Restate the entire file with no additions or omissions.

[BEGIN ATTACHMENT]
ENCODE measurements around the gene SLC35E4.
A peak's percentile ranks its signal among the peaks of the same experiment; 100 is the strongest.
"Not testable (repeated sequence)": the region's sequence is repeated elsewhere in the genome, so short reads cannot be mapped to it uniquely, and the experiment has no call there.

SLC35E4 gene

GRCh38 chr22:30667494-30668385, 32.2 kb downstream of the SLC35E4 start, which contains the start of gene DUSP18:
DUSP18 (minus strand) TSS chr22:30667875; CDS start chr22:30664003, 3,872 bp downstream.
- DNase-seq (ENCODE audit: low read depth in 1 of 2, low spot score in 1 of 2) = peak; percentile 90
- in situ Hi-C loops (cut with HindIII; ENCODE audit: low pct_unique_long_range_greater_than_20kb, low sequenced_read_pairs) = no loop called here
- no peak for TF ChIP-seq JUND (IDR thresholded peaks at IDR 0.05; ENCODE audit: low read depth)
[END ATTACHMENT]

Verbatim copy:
ENCODE measurements around the gene SLC35E4.
A peak's percentile ranks its signal among the peaks of the same experiment; 100 is the strongest.
"Not testable (repeated sequence)": the region's sequence is repeated elsewhere in the genome, so short reads cannot be mapped to it uniquely, and the experiment has no call there.

SLC35E4 gene

GRCh38 chr22:30667494-30668385, 32.2 kb downstream of the SLC35E4 start, which contains the start of gene DUSP18:
DUSP18 (minus strand) TSS chr22:30667875; CDS start chr22:30664003, 3,872 bp downstream.
- DNase-seq (ENCODE audit: low read depth in 1 of 2, low spot score in 1 of 2) = peak; percentile 90
- in situ Hi-C loops (cut with HindIII; ENCODE audit: low pct_unique_long_range_greater_than_20kb, low sequenced_read_pairs) = no loop called here
- no peak for TF ChIP-seq JUND (IDR thresholded peaks at IDR 0.05; ENCODE audit: low read depth)